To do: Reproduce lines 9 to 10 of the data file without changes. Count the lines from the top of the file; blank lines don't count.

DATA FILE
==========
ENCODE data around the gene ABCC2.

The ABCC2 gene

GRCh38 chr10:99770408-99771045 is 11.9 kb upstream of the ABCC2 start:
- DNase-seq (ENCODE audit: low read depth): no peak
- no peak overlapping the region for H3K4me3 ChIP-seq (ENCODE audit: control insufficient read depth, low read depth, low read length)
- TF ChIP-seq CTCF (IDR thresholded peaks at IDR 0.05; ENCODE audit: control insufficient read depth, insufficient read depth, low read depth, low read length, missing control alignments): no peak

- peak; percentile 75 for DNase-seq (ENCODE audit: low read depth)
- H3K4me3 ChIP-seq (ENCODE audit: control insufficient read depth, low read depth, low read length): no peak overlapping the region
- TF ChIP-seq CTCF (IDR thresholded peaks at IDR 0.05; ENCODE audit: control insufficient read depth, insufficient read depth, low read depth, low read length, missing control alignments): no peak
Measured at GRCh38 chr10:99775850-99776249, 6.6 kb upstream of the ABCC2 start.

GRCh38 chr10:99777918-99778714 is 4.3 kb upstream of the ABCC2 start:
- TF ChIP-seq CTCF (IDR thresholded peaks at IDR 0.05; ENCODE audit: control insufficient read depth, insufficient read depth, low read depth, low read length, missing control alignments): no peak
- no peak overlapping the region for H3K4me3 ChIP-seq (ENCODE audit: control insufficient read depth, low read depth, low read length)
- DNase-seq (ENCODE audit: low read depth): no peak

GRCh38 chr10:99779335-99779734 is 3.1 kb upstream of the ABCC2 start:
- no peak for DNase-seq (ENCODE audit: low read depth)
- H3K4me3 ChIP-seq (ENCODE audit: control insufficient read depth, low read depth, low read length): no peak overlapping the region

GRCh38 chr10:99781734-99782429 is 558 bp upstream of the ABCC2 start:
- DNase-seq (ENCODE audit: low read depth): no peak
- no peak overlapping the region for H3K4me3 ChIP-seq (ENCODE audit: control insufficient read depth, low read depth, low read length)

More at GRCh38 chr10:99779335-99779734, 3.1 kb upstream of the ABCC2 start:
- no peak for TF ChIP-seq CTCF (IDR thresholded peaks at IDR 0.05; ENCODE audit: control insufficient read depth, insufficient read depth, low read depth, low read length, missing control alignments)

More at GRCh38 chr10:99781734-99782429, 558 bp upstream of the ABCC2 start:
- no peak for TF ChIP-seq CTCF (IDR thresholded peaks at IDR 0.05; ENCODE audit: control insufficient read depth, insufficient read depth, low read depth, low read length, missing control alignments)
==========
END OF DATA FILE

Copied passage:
- TF ChIP-seq CTCF (IDR thresholded peaks at IDR 0.05; ENCODE audit: control insufficient read depth, insufficient read depth, low read depth, low read length, missing control alignments): no peak
Measured at GRCh38 chr10:99775850-99776249, 6.6 kb upstream of the ABCC2 start.